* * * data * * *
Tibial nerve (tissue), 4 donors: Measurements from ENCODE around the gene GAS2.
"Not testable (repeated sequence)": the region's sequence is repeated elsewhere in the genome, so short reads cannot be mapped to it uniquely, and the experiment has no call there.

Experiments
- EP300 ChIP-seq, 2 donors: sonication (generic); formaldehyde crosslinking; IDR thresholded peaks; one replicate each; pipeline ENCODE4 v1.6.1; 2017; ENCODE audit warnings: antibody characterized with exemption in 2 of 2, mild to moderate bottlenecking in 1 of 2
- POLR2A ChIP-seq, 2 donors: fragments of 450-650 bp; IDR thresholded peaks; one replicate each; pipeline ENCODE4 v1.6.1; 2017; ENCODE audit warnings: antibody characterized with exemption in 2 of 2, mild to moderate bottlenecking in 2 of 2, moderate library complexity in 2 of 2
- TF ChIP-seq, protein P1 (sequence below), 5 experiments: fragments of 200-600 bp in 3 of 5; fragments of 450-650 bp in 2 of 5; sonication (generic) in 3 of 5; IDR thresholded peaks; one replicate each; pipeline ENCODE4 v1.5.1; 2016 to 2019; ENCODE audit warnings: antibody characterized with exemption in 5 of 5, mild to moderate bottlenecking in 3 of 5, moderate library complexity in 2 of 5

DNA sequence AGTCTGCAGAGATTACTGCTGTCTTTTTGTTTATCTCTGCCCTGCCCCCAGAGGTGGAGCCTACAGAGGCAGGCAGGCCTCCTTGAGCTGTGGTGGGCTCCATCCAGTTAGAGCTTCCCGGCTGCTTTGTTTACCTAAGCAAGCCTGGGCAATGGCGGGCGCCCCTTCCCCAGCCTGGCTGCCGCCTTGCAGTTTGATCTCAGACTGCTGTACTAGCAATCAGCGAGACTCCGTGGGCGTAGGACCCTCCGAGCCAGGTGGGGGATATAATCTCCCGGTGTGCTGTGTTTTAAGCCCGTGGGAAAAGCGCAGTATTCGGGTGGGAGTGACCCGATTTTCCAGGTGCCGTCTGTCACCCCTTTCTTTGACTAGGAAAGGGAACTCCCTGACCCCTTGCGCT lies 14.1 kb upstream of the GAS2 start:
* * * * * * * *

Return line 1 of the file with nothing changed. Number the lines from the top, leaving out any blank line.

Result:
Tibial nerve (tissue), 4 donors: Measurements from ENCODE around the gene GAS2.